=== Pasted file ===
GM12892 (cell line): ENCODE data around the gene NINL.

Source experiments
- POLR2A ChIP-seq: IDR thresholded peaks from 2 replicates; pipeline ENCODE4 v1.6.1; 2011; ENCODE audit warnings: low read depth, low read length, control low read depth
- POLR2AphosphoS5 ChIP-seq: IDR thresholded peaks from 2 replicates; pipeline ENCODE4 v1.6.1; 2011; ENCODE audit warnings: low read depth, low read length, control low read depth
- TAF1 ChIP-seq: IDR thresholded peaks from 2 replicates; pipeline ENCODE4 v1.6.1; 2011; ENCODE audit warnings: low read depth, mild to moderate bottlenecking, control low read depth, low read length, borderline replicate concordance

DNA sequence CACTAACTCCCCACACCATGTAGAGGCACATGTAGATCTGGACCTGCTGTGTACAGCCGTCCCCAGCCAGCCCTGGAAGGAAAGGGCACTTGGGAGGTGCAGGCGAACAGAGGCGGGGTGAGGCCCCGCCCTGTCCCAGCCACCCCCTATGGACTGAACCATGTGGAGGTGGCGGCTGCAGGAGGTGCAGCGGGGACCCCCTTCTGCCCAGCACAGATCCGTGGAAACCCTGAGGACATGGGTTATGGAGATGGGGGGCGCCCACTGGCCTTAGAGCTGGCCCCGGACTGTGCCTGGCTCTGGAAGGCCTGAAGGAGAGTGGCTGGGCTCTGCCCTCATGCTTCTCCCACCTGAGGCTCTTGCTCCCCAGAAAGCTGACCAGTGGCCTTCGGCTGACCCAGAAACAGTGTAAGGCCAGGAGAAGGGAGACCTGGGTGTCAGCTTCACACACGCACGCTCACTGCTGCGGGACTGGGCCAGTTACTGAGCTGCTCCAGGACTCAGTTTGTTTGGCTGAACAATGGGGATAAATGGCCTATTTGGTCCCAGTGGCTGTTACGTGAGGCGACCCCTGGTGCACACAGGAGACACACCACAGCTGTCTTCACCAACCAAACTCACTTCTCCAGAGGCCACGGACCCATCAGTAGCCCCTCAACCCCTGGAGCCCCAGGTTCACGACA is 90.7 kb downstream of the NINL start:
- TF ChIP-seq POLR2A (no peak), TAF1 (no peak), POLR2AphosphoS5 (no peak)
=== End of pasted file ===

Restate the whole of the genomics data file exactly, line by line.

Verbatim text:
GM12892 (cell line): ENCODE data around the gene NINL.

Source experiments
- POLR2A ChIP-seq: IDR thresholded peaks from 2 replicates; pipeline ENCODE4 v1.6.1; 2011; ENCODE audit warnings: low read depth, low read length, control low read depth
- POLR2AphosphoS5 ChIP-seq: IDR thresholded peaks from 2 replicates; pipeline ENCODE4 v1.6.1; 2011; ENCODE audit warnings: low read depth, low read length, control low read depth
- TAF1 ChIP-seq: IDR thresholded peaks from 2 replicates; pipeline ENCODE4 v1.6.1; 2011; ENCODE audit warnings: low read depth, mild to moderate bottlenecking, control low read depth, low read length, borderline replicate concordance

DNA sequence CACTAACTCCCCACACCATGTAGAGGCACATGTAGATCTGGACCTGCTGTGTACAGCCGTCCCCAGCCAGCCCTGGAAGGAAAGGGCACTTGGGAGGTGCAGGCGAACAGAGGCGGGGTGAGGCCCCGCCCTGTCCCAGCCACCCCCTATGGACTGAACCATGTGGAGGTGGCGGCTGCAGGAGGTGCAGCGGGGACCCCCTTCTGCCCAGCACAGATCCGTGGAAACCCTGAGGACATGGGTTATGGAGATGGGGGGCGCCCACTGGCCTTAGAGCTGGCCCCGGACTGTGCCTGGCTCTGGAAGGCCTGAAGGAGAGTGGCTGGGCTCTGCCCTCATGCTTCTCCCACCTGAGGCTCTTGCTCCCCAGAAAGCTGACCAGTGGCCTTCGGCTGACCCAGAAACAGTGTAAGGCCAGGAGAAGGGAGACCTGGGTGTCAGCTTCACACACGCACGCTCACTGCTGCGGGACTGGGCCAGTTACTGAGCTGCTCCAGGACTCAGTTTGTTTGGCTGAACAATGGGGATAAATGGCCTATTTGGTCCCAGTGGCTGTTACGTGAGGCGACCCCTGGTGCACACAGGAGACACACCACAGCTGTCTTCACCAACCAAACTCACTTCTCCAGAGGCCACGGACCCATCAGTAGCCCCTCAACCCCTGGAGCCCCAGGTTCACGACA is 90.7 kb downstream of the NINL start:
- TF ChIP-seq POLR2A (no peak), TAF1 (no peak), POLR2AphosphoS5 (no peak)